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Tips for surviving tough times in the construction industry

The skills required to survive in business vary widely when there is a noticeable change in the business cycle, up or down.
The construction industry has certainly had its up and down moments over the past decade.
Many companies had to react with major debt reduction exercises, a sale of assets or staff layoffs to improve cash flow and survive.
The consequence for those who were unable to adjust is that the construction industry has seen many businesses collapse, some quickly and some many months later.There is a strong need for improved management skills and decisions and financial monitoring.
Survival tips
No matter what the business cycle is basic prudent business management principles still apply.
Given the lessons learned from business collapses in the  construction industry, it would pay for owners to consider these guidelines when they write that next quote or commit to the next project:
• Stick to your core capability – but if you shift your focus or change strategy, consider setting up an advisory board to get objective advice on the wisdom and viability of your plans.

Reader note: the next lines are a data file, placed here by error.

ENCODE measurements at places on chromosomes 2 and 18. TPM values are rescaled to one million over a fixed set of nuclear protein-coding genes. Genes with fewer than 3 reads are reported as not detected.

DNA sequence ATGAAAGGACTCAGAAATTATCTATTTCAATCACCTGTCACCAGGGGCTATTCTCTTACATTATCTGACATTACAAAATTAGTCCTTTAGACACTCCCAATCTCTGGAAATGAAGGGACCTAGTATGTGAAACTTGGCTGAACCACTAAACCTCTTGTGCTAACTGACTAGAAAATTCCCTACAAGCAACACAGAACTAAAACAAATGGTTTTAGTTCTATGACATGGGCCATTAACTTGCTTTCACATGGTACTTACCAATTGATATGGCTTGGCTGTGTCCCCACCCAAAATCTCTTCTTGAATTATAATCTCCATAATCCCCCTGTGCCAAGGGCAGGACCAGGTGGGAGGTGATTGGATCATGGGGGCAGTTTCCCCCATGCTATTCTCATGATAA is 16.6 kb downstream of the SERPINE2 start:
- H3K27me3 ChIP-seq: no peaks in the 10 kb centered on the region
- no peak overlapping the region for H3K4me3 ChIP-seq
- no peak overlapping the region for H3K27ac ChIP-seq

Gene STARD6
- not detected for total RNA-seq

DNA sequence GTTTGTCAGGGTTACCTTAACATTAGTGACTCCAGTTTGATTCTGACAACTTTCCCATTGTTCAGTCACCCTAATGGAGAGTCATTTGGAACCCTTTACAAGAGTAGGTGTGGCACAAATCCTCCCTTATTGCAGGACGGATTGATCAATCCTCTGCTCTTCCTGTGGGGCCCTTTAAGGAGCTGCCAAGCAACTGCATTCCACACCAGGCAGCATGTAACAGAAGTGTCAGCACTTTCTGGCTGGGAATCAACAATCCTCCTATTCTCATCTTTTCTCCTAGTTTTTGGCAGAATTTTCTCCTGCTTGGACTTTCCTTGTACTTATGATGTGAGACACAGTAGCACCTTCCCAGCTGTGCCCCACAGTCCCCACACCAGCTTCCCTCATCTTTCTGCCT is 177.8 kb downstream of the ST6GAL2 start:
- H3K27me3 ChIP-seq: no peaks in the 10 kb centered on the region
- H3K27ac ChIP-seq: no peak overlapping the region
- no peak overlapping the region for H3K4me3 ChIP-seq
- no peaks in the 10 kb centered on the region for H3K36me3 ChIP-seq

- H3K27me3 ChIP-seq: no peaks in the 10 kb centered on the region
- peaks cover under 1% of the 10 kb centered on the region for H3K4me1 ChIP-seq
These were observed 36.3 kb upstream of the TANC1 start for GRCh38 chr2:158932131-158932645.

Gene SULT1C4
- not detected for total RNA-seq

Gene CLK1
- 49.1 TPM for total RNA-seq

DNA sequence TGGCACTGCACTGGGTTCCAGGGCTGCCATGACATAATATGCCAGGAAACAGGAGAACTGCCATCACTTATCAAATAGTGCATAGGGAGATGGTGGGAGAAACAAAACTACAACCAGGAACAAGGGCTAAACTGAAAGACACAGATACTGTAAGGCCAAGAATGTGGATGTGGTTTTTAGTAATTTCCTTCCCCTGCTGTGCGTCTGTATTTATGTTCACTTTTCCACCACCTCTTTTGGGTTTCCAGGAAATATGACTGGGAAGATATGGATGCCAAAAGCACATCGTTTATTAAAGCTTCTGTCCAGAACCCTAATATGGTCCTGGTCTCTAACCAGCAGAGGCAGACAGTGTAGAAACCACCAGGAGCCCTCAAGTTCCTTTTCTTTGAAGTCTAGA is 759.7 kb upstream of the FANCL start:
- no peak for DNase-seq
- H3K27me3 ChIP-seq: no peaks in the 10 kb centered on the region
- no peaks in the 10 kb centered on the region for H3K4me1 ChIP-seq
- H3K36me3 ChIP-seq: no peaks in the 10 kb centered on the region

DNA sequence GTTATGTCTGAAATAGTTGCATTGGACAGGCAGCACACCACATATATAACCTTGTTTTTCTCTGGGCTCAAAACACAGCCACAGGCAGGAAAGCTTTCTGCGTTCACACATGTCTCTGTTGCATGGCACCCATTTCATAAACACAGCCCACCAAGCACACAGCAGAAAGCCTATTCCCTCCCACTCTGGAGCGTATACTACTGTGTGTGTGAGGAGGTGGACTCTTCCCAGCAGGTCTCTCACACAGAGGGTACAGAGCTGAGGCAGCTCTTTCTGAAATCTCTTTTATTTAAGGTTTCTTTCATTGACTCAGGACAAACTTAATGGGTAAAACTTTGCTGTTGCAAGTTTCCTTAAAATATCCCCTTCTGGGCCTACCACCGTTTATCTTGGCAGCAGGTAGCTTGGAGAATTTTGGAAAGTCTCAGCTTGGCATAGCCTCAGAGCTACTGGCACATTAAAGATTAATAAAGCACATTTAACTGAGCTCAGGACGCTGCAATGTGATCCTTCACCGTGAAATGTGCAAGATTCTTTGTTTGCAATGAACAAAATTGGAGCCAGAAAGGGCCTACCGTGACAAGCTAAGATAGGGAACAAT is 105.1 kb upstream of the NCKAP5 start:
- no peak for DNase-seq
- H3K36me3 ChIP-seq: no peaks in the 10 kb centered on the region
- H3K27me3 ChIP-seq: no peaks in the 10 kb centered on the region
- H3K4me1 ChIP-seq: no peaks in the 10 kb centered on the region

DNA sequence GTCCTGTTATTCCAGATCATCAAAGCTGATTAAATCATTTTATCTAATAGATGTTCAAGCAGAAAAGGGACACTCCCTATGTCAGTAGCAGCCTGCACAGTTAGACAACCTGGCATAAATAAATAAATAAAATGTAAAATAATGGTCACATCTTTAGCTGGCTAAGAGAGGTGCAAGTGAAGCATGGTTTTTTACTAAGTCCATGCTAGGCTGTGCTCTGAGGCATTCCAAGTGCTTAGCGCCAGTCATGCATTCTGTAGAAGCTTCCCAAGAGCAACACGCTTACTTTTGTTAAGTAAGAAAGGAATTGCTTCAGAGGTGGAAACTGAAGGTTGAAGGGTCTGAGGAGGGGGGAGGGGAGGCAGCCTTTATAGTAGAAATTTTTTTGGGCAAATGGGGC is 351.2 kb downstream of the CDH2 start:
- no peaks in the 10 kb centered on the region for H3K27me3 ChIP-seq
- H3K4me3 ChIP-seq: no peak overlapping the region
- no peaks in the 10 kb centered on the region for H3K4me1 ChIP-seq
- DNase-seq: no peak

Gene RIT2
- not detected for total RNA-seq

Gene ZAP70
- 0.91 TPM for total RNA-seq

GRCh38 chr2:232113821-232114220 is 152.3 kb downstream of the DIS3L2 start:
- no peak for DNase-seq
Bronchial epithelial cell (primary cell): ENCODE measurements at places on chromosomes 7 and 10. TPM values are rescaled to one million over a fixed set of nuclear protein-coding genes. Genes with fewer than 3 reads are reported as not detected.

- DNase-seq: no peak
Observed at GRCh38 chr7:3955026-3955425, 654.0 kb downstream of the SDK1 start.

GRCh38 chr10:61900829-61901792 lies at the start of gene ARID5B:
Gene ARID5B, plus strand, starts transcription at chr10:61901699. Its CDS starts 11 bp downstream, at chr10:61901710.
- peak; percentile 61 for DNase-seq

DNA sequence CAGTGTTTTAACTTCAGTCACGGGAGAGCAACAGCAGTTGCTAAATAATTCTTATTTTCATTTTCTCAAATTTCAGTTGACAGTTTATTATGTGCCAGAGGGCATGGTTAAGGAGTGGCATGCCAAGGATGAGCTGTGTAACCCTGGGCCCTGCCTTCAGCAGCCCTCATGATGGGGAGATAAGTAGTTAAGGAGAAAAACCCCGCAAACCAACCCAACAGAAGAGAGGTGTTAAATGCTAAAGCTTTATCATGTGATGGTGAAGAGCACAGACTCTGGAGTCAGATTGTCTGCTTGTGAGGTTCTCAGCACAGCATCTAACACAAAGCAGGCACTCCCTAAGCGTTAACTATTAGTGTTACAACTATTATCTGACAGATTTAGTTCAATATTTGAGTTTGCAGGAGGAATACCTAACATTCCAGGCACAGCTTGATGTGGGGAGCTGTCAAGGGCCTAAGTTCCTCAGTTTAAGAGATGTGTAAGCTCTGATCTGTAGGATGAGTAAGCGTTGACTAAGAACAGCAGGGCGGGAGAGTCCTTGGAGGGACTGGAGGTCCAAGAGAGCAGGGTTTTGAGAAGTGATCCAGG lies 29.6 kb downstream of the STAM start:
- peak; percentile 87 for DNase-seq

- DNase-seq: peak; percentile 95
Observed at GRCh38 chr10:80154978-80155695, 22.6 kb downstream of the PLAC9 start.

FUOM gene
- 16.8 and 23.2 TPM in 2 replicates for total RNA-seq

• Ensure your financial management and job reporting capabilities are accurate and timely and take action when warnings appear. History indicates the longer it takes to react or seek assistance, the less likelihood of recovery.
• Clearly, understand the scope of work and define exclusions and limitations in quotes.
• Be clear as to who is paying the account and what the payment terms are.
• Calculate all your costs and ensure you know the overheads and margins you need to achieve. If the overhead structure is changing get professional advice so you know the correct numbers to apply in your pricing.
• There is no need to discount prices to win all jobs; within reason, the community is expecting to pay a premium.
• If you need extra equipment, can you get away with subcontracting or hiring? Will second-hand equipment get the job done or can you set up an arrangement with an industry peer?
• Monitor cash flow; an increase in work should increase cash flow in the short-term, but don’t forget it is also there to pay wages, expenses, GST and taxes which follow.
• If you are successful in seeking a loan for working capital or equipment, make sure the terms and repayments reflect your forecast revenue and repayment capability after the boom – if there is one. In hindsight, this is where many people were caught in the GFC.
Forecasts indicate mixed messages about the future of the construction industry, including the expectation of interest rate cuts – clearly, there are both opportunities and cautions ahead. Those who manage the business basics correctly will prosper and survive; those who ignore them will do so at their peril.

Dennis Ayemba
Country/ Features Editor, Kenya

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